Department of Family Services

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Michael A. Becketts

Routines for Dinner Time: Do's and Don'ts

(Posted 2019 September, Updated 2022 October)

Routine for Dinner Girl Standing near Produce How do you picture your ideal family dinner? Think about it for a second...Did you imagine your entire family together at the table, enjoying a delicious home-cooked meal, all the while chatting with each other about how everybody’s day went?

Way too often modern dinner time is totally different from that picture!

Extracurricular activities, work commitments, and school events can all compete for family members’ time and squeeze out the best intentions of parents everywhere. Maybe as a kid, your own dinner time was chaotic or maybe there were issues of food insecurity that made dinner time a struggle. These factors can make it even harder to figure out how to make dinner time positive for your own family.

The experts in DFS’ Parenting Education Programs recommend some ways to establish a parenting routine to bring some peace to dinner time:

1. Reinforce personal choice in eating

  • Involve children in creating a weekly menu, shopping for food, and cooking. Engaging children in the process makes them more interested and excited to eat the meal.
  • Allow children to serve themselves, so they learn how to choose healthy portion sizes.
  • Abolish the clean-plate rule. Children will naturally stop eating when their bodies signal that they are full.

2. Set the stage for mealtime

  • Help everyone transition by letting them know the meal will start in ten minutes.
  • Invite children to set the table.
  • Establish a "wash hands" before eating rule.
  • Find a pleasant way to invite your family to come eat.
  • Avoid using a commanding tone of voice.
  • Play a special mealtime song, ring a dinner bell, or set an alarm so everyone knows that dinner will begin soon – or have one child let others know that food is ready.

family having dinner3. Keep the focus on family time during dinner

  • Turn off the TV, and don’t allow screens at the table.
  • Ask leading questions to get your kids talking about the day’s events. Google “open-ended questions” for ideas. Here are a few to get you started:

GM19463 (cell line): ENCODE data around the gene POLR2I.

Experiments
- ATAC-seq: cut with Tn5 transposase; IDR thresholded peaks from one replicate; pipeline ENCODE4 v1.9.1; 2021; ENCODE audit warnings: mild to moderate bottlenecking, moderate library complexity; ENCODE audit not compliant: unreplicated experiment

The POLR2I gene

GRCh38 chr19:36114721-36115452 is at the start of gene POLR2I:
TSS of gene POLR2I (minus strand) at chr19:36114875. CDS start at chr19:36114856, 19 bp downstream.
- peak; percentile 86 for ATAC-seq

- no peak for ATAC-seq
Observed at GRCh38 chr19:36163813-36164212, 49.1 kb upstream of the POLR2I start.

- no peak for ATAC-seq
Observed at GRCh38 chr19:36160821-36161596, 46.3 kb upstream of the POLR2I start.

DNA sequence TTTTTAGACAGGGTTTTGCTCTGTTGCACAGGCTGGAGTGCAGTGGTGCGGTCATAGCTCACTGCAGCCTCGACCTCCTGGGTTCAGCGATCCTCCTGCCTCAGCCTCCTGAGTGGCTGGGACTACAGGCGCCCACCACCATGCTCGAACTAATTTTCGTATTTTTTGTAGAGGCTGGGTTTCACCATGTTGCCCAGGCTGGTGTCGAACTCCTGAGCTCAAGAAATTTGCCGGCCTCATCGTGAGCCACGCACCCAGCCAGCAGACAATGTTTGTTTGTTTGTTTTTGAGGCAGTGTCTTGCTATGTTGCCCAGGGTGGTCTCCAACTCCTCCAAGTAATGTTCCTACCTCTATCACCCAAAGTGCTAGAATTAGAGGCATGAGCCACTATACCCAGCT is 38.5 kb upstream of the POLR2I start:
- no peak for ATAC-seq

• What did you like best about today?
    • Did anything make you feel bad (or sad) today?
    • How were you a helper today?
  • Teach mealtime etiquette by example: chewing with mouth closed, not talking when eating, using a napkin (not a hand or sleeve).

4. Work together to clean up

  • Have each person clear his/her place at the table.
  • Have all family members help clean-up after the meal. Assign age-appropriate tasks such as loading the dishwasher, putting away leftovers, sweeping, etc.

Use these tips to make dinner an opportunity for your whole family to connect with each other.

Return to the Parenting Education Programs' Back to School Routines series' page to learn more tips.

The Parenting Education Programs is now enrolling for upcoming classes. Join us for more information about positive and effective ways parents can interact with their children at every age and stage of development. We would love to hear from you. If you have questions or feedback about the topic in this article email us.

Content in this article is based on the Parenting Education Programs class curriculum: Establishing Nurturing Parenting Routines. Nurturing Program for Parents and Their School Age Children 5 to 11 years (p. 92-95) by Stephen J Bavolek, Ph.D.

This posting is part of the Department of Family Services' Community Corner where you’ll find timely information about upcoming events, parenting and wellness tips, programs and services, and more! Share these helpful posts with your friends and family. Don't miss out on future postings; sign-up today!

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